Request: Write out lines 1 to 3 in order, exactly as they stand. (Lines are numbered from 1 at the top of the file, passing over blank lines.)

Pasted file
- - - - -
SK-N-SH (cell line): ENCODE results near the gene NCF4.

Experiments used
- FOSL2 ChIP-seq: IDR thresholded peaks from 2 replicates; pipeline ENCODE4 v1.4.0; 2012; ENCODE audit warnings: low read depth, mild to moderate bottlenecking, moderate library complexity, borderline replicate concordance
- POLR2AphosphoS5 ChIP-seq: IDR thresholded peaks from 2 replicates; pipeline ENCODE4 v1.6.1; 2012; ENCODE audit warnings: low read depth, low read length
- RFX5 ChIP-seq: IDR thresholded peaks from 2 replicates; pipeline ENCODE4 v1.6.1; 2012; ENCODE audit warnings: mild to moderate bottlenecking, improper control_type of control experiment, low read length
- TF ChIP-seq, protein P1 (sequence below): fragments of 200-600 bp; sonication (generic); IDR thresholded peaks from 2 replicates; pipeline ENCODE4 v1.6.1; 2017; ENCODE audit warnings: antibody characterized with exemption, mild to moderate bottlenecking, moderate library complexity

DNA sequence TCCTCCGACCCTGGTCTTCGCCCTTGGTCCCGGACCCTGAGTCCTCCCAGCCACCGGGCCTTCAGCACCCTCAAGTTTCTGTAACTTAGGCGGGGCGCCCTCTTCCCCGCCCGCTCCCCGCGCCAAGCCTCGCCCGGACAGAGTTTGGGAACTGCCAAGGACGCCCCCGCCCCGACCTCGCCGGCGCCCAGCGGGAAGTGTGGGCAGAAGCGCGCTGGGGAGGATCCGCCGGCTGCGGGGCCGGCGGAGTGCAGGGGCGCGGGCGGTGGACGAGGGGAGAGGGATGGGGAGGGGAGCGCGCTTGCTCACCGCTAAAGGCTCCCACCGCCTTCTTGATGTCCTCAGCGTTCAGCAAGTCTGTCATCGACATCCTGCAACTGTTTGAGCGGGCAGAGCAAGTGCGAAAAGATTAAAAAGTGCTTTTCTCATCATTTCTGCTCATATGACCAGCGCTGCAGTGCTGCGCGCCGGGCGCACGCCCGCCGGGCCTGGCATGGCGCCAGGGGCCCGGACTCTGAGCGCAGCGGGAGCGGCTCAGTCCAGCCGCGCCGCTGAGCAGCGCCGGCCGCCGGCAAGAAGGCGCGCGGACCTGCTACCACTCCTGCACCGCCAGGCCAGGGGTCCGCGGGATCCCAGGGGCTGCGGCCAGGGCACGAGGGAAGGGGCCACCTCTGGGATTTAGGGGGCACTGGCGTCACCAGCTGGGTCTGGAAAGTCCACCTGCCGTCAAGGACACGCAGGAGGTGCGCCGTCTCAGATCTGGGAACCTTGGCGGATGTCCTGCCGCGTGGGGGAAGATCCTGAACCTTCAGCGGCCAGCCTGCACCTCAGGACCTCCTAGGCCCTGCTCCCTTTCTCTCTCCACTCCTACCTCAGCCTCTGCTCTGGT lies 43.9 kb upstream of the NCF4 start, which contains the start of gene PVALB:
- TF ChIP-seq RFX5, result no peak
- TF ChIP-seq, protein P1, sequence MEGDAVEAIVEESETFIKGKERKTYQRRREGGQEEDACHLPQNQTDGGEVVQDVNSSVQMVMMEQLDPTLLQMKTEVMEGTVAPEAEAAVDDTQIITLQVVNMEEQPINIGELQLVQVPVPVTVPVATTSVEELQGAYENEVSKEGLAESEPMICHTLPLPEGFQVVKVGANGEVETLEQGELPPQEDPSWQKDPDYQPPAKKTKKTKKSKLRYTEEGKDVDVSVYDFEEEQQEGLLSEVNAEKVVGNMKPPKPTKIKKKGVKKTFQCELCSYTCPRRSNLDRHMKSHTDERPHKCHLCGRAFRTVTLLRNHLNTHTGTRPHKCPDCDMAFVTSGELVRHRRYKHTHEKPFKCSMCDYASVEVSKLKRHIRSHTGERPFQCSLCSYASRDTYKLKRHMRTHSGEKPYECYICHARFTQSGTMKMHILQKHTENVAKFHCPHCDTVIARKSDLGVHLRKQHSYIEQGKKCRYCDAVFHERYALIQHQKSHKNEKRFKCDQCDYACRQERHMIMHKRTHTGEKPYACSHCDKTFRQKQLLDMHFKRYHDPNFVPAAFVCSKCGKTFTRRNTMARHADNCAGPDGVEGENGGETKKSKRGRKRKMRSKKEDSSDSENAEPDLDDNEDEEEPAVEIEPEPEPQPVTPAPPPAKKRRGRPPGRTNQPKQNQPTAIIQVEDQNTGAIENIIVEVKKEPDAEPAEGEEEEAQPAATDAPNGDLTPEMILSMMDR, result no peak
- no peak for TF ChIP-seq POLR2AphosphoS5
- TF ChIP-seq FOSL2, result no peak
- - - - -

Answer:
SK-N-SH (cell line): ENCODE results near the gene NCF4.

Experiments used
- FOSL2 ChIP-seq: IDR thresholded peaks from 2 replicates; pipeline ENCODE4 v1.4.0; 2012; ENCODE audit warnings: low read depth, mild to moderate bottlenecking, moderate library complexity, borderline replicate concordance